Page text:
Although acupuncture is considered to have normalizing effects on the physical metabolism in addition to analgesic action, the precise mechanisms of its action are still uncertain, it is also widely applied to treatment of arthralgia. In this study, effects of acupuncture on 18 patients with knee osteo-arthritis (OA) were examined using gas analysis of the synovial fluid. Acupuncture needles were inserted into the “Zusanli” (F6 9) and “Xuehai” (F1 10) of the involved side and electrical stimulation with square wave pulses at 1Hz was applied through the needles for 30min. Two ml of synovial fluid was sampled from the knee joint using a heparinized syringe before and after the acupuncture, and partial pressures of CO2 (PCO2) and O2 (PO2) as well as pH of the samples were measured immediately by a gas analyzer, ABL30 (Radiometer, Copenhagen). Base excess (BE), total CO2 density (TCO2) and bicarbonate density (HCO3) were calculated from these values using the equation of Siggaard-Andersen. After the acupuncture, a significant (p<0.05) elevation of PO2 in synovial fluid was observed, but no significant change was observed in PCO2, pH, BE, TCO2, and HCO3. A significant (p<0.05) negative correlation was seen between the elevation of PO2 and lowering of PCO2 (r=0.4682). These results suggest that acupuncture may increase the local blood flow around the joint and thus may stimulate the metabolism and replacement of gas in synovial fluid. From the above, it is suggested that acupuncture is useful for treating arthralgia such as osteo-arthritis.
We studied the effect of bath products consisting of sodium bicarbonate and sodium sulfate on living subjects when these products are used with herbal ginseng extract as a trial for a new bath product; changes in dynamic circulation were used as indicators. Experiments were conducted from December 1990 to February 1991 on 20 subjects consisting of healthy male adults (35.6±8.9 years). Two types of bath products were used. One consists of sodium bicarbonate and sodium sulfate and the other was the combination of the former with ginseng extracted by alcohol. Twenty five grams of each product was dissolved in 200 liters of water. As indicators of dynamic circulation, skin surface temperature on thorax, abdomen, dorsal side of hand and dorsum of foot, volume of blood flow in leg skin (on tibia), deep body temperature in frontal region and right calf, electrocardiograph, blood pressure, and the volume of the pulsewave in the right index finger and big toe were measured. After the experiment, each subject's opinion was gathered through a questionnaire. The experiment was performed in an air conditioned room (26°C and 50% humidity) with bathing at 41°C for 10 minutes. The value of each indicator was measured before bathing and 15, 30, 45, and 60min after bathing. Although no significant differences in measured values were found between the two kinds of bathing, we observed faster decrease in skin temperature and faster lowering of blood flow rate in the ginseng bath group as compared with the control group. We also noted a decreased difference in pulsewave height between upper and lower extremities after bathing in the ginseng bath group, but not in the control group. This response was observed solely in the ginseng bath group because a significant increase in pulsewave height occurred in the big toe while no increase is observed in the fingers in contrast to the control group. Faster decrease in blood flow rate in the skin and increase in pulsewave height caused by the exposure to the same temperature imply increased heat conducting distance and interruption of heat transfer from deep areas to the skin. We therefore conclude that ginseng bathing is effective in keeping the body warm. The results of inquiries after bathing indicated that many subjects felt that ginseng bathing tended to warm their bodies. As a result of using ginseng extracted by alcohol with bath products consisting of sodium bicarbonate and sodium sulfate, differences in peripheral vessel resistance between extremities tended to decrease after bathing. We consider that this is due to the improved general circulation throughout the whole body.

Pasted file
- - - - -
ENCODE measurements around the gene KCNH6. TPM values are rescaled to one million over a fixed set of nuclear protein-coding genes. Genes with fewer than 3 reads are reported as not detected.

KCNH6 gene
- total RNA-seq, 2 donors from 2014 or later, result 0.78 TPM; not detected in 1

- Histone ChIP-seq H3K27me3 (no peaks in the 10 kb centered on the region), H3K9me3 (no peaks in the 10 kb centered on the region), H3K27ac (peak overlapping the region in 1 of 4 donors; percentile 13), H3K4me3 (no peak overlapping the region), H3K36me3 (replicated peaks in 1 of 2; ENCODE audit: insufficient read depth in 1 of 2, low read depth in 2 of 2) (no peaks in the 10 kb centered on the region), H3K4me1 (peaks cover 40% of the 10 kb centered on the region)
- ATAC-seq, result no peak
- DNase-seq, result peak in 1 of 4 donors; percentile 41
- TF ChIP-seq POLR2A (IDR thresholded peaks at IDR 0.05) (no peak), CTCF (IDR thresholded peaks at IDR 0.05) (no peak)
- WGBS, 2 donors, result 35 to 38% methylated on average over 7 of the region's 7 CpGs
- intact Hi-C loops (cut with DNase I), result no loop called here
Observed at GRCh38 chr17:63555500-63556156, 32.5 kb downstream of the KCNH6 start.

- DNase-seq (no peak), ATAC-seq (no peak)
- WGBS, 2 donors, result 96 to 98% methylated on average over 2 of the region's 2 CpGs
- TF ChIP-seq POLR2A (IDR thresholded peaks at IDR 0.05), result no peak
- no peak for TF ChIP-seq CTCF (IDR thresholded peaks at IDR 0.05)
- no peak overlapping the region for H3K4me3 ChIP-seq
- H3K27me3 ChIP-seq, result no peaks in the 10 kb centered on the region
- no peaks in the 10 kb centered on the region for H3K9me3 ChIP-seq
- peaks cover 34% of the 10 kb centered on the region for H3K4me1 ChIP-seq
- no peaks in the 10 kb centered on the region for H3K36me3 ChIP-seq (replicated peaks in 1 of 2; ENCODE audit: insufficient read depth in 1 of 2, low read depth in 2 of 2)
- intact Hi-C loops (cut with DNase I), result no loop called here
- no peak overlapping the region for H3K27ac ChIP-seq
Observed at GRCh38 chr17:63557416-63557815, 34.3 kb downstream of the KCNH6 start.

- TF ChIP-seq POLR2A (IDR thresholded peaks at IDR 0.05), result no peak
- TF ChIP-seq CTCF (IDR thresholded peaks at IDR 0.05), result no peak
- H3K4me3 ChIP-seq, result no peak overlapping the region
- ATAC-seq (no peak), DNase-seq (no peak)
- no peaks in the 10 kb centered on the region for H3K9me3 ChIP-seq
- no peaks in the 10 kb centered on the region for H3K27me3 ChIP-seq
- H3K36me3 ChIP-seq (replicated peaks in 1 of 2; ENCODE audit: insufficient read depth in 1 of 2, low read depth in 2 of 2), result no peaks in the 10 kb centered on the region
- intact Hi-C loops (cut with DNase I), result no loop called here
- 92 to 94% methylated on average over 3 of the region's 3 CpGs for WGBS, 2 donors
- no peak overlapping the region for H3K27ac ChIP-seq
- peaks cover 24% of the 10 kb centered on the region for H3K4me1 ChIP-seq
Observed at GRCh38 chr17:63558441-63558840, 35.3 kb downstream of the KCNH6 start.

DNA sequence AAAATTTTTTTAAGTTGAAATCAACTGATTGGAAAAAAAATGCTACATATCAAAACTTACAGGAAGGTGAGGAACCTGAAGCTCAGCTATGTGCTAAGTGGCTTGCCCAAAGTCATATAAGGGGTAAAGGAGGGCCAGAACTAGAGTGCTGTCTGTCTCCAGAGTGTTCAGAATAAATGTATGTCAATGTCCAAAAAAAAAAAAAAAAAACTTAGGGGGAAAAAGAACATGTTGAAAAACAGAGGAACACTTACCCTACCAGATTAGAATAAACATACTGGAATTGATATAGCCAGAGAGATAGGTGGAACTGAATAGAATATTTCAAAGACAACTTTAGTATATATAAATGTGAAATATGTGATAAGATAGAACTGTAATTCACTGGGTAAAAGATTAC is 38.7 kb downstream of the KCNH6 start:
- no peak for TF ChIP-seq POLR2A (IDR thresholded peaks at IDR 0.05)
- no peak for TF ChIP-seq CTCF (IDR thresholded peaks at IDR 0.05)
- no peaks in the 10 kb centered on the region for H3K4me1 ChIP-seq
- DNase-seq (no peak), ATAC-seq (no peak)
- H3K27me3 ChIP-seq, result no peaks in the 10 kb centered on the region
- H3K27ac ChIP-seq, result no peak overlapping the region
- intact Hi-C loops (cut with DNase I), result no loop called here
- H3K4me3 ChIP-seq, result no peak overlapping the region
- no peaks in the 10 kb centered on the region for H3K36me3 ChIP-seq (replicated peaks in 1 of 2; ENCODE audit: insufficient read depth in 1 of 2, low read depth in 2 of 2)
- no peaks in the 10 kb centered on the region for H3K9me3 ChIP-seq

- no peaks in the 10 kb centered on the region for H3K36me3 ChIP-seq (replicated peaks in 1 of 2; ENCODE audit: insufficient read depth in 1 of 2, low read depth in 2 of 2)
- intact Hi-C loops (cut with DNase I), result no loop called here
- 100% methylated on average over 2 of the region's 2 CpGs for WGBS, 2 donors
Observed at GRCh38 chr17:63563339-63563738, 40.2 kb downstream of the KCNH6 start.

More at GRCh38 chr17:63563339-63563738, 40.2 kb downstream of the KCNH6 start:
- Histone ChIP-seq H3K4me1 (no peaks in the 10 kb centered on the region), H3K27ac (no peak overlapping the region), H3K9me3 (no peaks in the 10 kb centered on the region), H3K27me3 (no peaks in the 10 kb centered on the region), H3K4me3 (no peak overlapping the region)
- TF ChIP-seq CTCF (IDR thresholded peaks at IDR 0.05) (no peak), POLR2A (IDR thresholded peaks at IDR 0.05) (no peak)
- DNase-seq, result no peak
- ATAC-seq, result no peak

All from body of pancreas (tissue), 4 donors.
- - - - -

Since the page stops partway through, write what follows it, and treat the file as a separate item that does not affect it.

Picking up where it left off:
The purpose of this study was to clarify the effect of warm water bathing (40°C) of the hand on the psychologic sweating measured in the opposite palm. The subjects were 2 males and 4 females, aged 38±10 years (26-58 years). The psychologic sweating was estimated by the apparatus developed by Sakaguchi et al (Sakaguchi, M. et al BME 26: 213, 1988). The room temperature was 27 to 28°C and the relative humidity was 60 to 70%. The sensor was attached using adhesive tape on the right palm. Then the psychologic sweating was measured after deep respiration, mental arithmetic, hand grip, bathing in warm water of 40°C at the level of left wrist. The results showed that the mean values of palmar sweating were 15.6 for deep respiration, 16.8 for mental arithmetic, 15.5 for hand grip and 0 for warm water bathing. Above results suggest that local water bathing of moderate temperature induces a decrease of psychologic sweating, probably due to relaxing effect of the cerebrum.